China’s social structure .imperialism (under Americans and Europeans) for only the foreigners controlled and gained in the trades.Educated Chinese comprised the Public Administration Compradores . officialdom in class structure. but is not considered a religion since it does not include devotion to any gods .Group of middlemen . 19th century .Political principles taught by Confucius . firm government . Thomas’ pertinent historiography .Neutral . declination of shipping Economic Backwardness . the Trans-Siberian railroad aided to the diffusion of technology in China. Technological transfer and industrialization could have been effective if China controlled its economy. product taxes.High investment . which is the largest treaty port. Famine wreckage. Emperor system.Small relative to size of Chinese economy Japan was more effective than China .Transport improvements TRANSFER MECHANISMS The treaty ports.Foreign relationships . technology Western Impact .Halted developments were because of increase of land. were said to have played an important role in the transfer of technology and industrial knowledge from the foreigners to the Chinese people by providing employment and training grounds. In fact Shanghai.Treaty ports .Foreign intervention: trade patterns. investment.Positive .Government intervention Economic Forwardness .A belief.China was self-sufficient in economical aspects . aside from Suez Canal.Wealthy merchants th century and early 19th century Late 18 .Chinese merchants Manchu/Ching Dynasty (1644-1911) . demographic trends.Internal barriers: Confucianism.Various aid to industry and commerce Negativity of Chinese government .China’s economic retardation .S.Foreign trade was dominated by Canton system Foreign economic relations . the same as foreign settlements. was able to establish its Gas .Insignificant Confucianism . Under the Russian imperialism.
ENLARGED INTERCOURSE – INDIA. A. I. but also the negative effects of the Western attempt for industrialization. II. the project’s progress turned out very slow. In their refusal to sanction the dredging of Woosung Bar. The Chinese officialdom’s reaction to innovations brought about by the ports is not based purely on their idealistic nature though. dialects. improved waterworks and electric power plant in the late 1800s. Fortunately. A. Still. III. in 1882. CHINA. IV. C. they saw Chinkiang and Hankow growing.Company. Shanghai. A. Instead of being helpful. The Japanese government concentrated its efforts upon the wholesale use of western techniques and personnel as a prelude to the indigenisation of knowledge and decision making. a. the small size of the systems established in China was not only due to the traditional ways of the Chinese. AND JAPAN India and China had much in common Both large in population Suffered threat and invasion Developed military despotisms Numerous languages. but also from the realities of the treaty ports culture. B. Traumatic shocks to existing economic and political systems merely reduced the efficiency of social control mechanisms and in the case of India and China loss of sovereignty over decision making in the economic sphere. 1880. Another was the development of the comprador system. the changes brought about by the ports are small. Aside from local resistance. the officials’ delayed aid for the foreigners was due to conflicts in policies. D. When the designing of the railway linking Shanghai and Soochow was started. This slowed down the introduction of Western ideas into the industry. so there was little technology transfer. water wheels for drainage and techniques for excavation were introduced The introduction of western technologies into the 43 government metal mines . The effect of the railway in the Chinese economy was little on the positive side since the foreign capital exerted control over the system. regions industrialized in a manner analogous to advancing areas of Europe and Russia in the late nineteenth century “China was too large as to absorb into itself without trace the modernization which stemmed from the treaty ports.” The history of Manchuria in the early 20th century suggests that there was little in Chinese culture which prohibited economic modernization. B. hindered the emergence of either nationalism or entrepreneurship Under the right conditions. ignorance etc. but at the expense of Shanghai. the commerce between ports included only raw materials. dominated by the compradores (Chinese merchant and manager of foreign firms). B. There was disestablishment of rural by-employments in China and India. the treaty ports were looked upon as enemies of the government. accusing the settlements as refuge for criminals and republicans. supports for the construction of the railway were improved after satisfying criteria like employing Chinese labor. In conclusion. But as a whole.the local mines of Takashima were taken over by Mitsubishi.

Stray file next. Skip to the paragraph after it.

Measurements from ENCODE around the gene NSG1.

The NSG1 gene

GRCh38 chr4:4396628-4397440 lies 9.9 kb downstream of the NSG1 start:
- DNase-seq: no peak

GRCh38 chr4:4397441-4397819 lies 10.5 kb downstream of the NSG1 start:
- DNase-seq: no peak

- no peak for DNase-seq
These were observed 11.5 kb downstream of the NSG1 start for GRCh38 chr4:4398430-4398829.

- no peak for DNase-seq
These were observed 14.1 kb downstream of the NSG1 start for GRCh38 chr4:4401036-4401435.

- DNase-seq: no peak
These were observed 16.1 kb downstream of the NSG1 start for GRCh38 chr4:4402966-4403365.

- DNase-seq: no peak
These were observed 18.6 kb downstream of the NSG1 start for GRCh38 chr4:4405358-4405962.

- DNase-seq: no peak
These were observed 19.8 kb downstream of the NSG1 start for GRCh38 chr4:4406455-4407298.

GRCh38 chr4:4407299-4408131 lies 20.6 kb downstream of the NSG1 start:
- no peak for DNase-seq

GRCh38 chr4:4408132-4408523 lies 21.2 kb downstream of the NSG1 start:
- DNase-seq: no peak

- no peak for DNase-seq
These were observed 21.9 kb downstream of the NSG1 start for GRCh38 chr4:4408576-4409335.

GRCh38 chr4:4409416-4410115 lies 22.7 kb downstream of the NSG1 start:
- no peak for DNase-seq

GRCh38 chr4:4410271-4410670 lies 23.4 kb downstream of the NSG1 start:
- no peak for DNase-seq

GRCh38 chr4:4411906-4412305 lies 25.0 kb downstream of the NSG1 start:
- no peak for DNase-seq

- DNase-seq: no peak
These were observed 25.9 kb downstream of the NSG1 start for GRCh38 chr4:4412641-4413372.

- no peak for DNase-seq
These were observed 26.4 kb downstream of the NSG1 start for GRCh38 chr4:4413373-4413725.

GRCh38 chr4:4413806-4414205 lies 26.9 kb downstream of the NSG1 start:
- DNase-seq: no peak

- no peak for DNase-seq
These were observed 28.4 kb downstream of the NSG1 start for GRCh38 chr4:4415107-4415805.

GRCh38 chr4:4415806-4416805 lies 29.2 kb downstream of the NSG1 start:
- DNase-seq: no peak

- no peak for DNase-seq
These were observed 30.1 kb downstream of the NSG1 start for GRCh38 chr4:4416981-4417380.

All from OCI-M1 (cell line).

China seems to stand as an intellectual contender to the West. India. yet Japan used the artifacts of Western Science to escape from remaining a second-class citizen of the world.V. < for more examples refer to the article by Inkster> Of the three nations (China. (1868-75) redefined the effective resource base. Japan). and Japanese science was basically Chinese science for most of the nation’s history. .